Here's how Gov. David A. Paterson's proposed 2010-11 budget affects key topics:



Health care

IT was as bad as health care officials on Long Island expected.

The governor's proposed $1 billion in cuts in Medicaid reimbursements and other programs to hospitals, nursing homes and other health care facilities is similar to last year's proposal, said Kevin Dahill, president of the Nassau-Suffolk Hospital Council. It's also tougher in a year when hospitals are being asked to provide health care to more patients hit by the recession who are less able to pay for it.

Although Dahill said it would take several days to figure the precise impact on Long Island hospitals, hospital officials voiced their frustration Tuesday.

Saying that Stony Brook University Hospital "has withstood tens of millions of dollars in cuts seven times over the past three years," chief executive Dr. Steven Strongwater said "we cannot continue to withstand cuts year after year and still provide all that is expected of us as a safety net hospital."

Paterson's proposed cut to health care: $1 billion


CROWDED classrooms and reduced course selections await at Long Island's three public college campuses if the governor's budget cuts become a reality, administrators warned.

Stony Brook University, SUNY Old Westbury and Farmingdale State College, already reeling from unexpected cuts last year, would probably lose millions of dollars more. At the same time, the state plans to cut $75 per student in Tuition Assistance Program (TAP), which helps low-income students pay the bills.

Stony Brook President Dr. Samuel L. Stanley Jr. emphasized the positive as he endorsed the governor's idea of giving campuses more independence in setting their own tuitions and forming partnerships with businesses.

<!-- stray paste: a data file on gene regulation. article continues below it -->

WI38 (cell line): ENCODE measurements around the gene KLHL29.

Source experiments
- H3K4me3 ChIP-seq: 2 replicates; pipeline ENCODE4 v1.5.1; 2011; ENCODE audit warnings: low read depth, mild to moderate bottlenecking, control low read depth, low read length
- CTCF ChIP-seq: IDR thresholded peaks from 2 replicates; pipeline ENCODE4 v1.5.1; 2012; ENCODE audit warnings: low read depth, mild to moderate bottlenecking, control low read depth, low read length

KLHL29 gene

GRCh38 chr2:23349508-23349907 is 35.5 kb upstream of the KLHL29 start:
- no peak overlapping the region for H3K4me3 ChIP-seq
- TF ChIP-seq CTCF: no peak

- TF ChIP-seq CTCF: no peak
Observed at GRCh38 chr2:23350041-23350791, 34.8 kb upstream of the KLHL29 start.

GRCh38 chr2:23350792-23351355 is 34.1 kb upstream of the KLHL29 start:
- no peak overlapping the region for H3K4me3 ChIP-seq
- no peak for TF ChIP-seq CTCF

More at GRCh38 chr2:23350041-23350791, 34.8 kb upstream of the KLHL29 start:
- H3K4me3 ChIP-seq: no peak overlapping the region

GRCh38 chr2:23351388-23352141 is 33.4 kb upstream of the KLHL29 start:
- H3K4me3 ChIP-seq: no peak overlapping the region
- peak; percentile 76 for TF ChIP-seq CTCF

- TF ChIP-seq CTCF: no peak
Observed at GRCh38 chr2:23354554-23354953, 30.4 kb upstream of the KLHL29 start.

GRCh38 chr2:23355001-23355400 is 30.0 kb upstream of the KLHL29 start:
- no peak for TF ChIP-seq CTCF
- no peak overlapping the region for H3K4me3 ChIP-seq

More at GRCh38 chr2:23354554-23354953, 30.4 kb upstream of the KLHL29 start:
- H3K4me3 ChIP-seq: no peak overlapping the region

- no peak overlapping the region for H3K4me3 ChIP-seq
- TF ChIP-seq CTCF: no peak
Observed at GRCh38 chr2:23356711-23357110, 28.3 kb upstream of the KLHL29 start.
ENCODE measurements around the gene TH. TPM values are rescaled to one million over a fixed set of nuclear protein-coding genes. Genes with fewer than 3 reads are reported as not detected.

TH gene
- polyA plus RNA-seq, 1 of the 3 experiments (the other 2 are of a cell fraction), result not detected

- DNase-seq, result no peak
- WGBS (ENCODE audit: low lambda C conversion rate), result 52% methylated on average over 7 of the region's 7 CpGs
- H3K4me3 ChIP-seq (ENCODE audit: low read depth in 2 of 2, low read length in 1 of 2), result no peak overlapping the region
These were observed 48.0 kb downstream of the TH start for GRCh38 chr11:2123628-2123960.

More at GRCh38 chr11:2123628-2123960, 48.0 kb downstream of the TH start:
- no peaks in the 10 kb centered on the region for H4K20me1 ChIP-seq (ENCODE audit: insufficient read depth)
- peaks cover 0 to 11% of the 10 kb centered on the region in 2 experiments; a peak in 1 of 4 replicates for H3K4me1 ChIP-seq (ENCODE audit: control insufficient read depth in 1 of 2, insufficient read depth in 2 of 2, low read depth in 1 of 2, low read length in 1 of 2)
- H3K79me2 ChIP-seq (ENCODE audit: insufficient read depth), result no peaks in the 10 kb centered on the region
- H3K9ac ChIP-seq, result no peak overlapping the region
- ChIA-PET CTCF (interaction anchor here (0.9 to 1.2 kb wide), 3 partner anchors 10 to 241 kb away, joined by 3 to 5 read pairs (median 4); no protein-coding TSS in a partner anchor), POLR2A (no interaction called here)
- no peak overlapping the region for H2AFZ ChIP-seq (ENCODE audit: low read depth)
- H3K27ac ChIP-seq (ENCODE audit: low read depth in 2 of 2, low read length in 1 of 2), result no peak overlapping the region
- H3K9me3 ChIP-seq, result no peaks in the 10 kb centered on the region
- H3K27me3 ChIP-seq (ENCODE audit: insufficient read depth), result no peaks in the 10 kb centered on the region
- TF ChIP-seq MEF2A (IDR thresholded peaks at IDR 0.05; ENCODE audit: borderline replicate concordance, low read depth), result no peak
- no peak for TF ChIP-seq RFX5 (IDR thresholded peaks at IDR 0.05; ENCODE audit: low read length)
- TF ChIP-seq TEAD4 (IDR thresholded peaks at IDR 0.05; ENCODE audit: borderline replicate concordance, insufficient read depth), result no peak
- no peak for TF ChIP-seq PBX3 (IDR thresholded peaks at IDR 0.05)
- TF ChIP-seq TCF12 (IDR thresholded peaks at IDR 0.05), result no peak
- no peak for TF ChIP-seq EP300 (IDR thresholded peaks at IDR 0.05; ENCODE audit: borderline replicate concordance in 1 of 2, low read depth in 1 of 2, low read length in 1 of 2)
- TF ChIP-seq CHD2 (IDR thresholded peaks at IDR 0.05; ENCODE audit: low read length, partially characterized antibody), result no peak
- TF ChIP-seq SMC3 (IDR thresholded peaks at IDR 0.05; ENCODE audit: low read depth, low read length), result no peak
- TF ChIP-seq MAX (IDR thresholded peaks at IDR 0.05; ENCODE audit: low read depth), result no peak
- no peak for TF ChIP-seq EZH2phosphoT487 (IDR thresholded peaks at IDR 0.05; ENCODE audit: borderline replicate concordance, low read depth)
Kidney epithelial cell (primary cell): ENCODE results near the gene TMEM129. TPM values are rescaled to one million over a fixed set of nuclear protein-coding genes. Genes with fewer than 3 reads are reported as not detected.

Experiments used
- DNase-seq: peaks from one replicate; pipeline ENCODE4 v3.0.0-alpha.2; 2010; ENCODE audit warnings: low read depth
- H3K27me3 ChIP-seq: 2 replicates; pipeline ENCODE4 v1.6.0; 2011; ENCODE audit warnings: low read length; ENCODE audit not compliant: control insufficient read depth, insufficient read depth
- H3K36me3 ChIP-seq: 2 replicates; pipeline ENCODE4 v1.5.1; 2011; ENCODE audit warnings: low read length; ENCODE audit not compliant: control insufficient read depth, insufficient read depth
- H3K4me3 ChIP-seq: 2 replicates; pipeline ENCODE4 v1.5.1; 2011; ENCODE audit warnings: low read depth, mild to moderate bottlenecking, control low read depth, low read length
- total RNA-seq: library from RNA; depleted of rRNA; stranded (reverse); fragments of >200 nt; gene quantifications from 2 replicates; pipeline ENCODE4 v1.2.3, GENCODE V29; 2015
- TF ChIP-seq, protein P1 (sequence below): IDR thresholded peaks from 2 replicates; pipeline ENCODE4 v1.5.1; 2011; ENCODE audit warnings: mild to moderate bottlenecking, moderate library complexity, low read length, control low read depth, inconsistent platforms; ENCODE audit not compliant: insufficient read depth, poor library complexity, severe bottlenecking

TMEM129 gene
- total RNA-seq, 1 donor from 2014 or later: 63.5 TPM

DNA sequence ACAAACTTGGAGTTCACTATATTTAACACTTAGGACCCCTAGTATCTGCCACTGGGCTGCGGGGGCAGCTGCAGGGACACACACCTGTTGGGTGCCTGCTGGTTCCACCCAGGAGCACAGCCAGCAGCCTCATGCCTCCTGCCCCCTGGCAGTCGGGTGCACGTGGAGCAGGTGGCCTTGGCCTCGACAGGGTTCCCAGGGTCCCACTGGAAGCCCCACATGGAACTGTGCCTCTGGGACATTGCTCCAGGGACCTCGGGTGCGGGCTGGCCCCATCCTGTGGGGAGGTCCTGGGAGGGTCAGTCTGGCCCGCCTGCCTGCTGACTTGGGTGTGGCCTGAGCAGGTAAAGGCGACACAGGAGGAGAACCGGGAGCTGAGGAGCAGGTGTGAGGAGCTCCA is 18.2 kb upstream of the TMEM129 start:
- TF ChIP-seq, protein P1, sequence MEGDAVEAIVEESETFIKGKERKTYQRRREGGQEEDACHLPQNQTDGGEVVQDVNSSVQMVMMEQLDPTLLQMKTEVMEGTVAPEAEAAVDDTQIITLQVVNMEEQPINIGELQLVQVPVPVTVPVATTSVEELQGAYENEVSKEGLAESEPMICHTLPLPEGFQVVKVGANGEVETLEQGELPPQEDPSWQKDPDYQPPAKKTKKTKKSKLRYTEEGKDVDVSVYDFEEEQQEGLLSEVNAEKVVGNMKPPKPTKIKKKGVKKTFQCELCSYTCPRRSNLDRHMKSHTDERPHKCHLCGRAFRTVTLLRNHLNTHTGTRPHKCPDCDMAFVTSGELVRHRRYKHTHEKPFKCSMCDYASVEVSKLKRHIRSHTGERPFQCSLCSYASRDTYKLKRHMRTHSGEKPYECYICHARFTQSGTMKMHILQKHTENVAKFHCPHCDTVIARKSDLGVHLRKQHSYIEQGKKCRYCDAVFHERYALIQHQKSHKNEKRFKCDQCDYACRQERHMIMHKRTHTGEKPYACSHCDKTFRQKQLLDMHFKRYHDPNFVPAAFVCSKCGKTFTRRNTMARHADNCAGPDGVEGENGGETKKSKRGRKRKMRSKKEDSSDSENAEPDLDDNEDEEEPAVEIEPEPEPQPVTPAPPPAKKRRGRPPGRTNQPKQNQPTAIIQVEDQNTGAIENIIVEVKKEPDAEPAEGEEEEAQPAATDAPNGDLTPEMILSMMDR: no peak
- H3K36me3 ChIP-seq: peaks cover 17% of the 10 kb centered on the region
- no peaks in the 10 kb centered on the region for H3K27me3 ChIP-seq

Meanwhile, the Island's two-year colleges worry that they will have to cut services even as enrollment booms. Nassau Community College, for example, would lose $5.4 million under the governor's plan. Paterson's proposed cut to SUNY and community colleges: $157 million


ENVIRONMENTAL spending took a significant whack from Paterson's proposed budget. Advocates said it could lead to state parks closures and reduced enforcement of state conservation and pollution laws.

"It's one of the worst environmental budgets that I've seen and I've been doing it for 25 years," said Kevin McDonald, director of public lands for the Nature Conservancy on Long Island.

Paterson proposed $143 million in appropriations for the state's Environmental Protection Fund.His budget would slash fund spending on water quality, waterfront revitalization and municipal parks. Paterson's proposed cut to Environmental Protection Fund: $69 million Transportation


ALTHOUGH the state may plan to spend more money on transportation than it did last year, there was little reason for celebration among those in the business of roads and mass transit.

Metropolitan Transportation Authority officials, still reeling from a $143 million cut in state aid last month, say, by their math, the agency faces another $104 million in reductions in the new budget.

The news was a little better for the state Department of Transportation. A $200 million reduction to the DOT was "less of a cut than they anticipated," said Marc Herbst, president of the Long Island Contractors' Association. The plan also includes $7 billion to fund the first two years of the DOT's five-year capital plan.

Paterson's proposed transportation spending: $9.1 billion (10.9% increase)

Local governments


WHILE schools and hospitals face steep cuts in Paterson's proposed budget, Long Island's local governments are relatively unscathed.

Paterson proposed eliminating New York City's $301.7 million in Aid and Incentives for Municipalities funding, though he maintained all but $15 million of AIM funding for other municipalities. Last year, Long Island communities received $28.5 million from AIM.

Paterson's proposed cut to AIM funding: $316 million

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